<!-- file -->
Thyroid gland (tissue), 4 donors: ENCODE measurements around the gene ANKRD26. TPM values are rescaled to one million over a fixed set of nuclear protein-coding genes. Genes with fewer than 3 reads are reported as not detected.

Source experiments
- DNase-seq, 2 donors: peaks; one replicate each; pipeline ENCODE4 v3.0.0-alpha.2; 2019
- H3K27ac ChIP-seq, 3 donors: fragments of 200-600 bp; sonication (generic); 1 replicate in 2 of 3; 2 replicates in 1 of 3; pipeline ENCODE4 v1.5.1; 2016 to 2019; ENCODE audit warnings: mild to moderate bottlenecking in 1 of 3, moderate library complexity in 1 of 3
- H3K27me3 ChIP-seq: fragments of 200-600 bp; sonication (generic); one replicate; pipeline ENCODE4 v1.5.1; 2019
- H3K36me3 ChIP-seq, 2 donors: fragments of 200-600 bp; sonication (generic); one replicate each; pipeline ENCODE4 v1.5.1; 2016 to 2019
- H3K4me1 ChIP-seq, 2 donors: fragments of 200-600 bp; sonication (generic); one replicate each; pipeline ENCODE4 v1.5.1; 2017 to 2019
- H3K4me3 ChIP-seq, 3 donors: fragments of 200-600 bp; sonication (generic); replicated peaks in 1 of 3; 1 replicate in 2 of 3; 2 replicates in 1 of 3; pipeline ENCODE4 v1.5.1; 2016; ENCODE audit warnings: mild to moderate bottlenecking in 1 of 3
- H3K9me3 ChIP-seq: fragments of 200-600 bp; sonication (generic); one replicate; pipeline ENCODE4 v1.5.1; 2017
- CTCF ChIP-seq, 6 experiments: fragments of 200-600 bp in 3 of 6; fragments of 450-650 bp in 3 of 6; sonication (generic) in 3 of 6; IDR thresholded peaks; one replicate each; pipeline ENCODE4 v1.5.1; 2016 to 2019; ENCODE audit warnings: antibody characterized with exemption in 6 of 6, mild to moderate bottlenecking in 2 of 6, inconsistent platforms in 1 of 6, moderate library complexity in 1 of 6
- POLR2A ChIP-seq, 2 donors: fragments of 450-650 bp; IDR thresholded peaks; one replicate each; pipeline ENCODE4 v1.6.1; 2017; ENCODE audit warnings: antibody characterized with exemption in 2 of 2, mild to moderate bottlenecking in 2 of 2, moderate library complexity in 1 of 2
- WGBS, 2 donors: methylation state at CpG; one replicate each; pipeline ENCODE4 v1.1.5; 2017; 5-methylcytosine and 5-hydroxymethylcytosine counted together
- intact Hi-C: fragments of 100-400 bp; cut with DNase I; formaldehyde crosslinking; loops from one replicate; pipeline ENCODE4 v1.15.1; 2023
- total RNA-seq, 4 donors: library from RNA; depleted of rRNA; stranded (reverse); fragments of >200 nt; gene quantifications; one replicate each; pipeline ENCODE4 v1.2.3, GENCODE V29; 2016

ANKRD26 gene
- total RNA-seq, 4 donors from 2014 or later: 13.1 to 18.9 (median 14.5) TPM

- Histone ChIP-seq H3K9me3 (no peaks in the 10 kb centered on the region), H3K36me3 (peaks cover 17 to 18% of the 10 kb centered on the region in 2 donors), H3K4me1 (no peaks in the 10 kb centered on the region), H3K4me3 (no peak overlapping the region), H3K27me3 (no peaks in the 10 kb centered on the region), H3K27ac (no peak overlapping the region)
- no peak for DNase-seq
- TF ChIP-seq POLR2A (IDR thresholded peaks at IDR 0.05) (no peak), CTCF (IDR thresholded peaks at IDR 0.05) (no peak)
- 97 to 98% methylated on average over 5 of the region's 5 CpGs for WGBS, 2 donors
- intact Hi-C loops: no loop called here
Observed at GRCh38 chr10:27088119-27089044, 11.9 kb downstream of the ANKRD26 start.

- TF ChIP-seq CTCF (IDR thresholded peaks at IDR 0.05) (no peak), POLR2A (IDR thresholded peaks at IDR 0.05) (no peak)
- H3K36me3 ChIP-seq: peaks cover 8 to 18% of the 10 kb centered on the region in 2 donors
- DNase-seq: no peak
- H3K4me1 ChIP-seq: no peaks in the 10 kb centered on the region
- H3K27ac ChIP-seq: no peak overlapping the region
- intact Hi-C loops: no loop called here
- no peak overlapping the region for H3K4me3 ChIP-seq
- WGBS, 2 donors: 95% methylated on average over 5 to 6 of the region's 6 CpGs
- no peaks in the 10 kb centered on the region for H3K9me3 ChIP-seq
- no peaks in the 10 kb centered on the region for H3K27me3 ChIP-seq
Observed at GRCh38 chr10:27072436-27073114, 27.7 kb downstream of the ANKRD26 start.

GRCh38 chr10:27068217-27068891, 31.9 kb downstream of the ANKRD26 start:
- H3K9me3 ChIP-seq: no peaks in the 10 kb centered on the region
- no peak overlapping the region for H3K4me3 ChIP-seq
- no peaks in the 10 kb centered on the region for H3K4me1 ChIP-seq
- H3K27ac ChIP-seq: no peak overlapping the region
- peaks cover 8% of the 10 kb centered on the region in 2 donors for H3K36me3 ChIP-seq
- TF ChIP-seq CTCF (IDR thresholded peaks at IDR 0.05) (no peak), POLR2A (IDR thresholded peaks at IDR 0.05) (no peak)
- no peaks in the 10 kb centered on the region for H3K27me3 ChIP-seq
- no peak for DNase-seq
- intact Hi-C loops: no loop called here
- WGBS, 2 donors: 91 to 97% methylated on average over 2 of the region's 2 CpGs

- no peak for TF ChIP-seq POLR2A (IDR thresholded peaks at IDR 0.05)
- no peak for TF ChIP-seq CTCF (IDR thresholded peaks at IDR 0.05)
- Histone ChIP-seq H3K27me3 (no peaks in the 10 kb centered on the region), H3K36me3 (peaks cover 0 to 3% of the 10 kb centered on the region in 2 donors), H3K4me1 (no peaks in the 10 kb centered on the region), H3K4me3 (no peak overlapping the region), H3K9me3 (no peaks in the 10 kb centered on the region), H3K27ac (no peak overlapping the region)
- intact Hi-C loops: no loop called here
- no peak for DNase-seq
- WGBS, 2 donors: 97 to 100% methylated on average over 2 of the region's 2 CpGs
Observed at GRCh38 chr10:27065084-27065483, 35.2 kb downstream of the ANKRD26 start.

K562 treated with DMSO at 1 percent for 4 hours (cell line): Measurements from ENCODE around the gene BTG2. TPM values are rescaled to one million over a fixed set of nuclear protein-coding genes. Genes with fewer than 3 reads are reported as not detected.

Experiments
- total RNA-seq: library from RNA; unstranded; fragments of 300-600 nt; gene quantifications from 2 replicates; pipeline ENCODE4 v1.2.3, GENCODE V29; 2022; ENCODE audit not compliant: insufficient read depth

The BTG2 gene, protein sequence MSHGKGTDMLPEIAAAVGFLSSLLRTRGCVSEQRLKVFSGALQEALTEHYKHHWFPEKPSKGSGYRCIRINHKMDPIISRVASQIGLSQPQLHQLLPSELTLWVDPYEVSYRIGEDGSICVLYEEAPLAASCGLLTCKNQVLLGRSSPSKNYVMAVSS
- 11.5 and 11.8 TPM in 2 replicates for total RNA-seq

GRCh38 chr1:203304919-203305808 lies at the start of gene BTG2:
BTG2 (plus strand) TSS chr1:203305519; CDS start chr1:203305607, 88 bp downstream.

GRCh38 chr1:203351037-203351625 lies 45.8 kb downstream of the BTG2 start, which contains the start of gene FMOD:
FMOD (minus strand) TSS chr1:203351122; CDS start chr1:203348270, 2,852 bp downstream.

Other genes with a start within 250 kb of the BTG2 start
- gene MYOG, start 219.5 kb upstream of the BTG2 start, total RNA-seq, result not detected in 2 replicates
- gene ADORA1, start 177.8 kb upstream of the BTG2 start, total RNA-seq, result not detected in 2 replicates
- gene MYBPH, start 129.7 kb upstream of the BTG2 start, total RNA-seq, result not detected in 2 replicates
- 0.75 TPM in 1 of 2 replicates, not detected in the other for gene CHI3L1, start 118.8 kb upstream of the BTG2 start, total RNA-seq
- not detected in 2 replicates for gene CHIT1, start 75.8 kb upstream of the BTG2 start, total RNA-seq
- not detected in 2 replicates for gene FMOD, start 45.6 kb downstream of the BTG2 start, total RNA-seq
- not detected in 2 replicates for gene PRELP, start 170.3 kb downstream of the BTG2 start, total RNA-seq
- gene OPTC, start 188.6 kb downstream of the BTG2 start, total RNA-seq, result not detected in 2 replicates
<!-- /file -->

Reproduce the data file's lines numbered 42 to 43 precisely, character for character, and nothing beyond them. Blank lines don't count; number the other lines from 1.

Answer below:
- no peak for DNase-seq
- intact Hi-C loops: no loop called here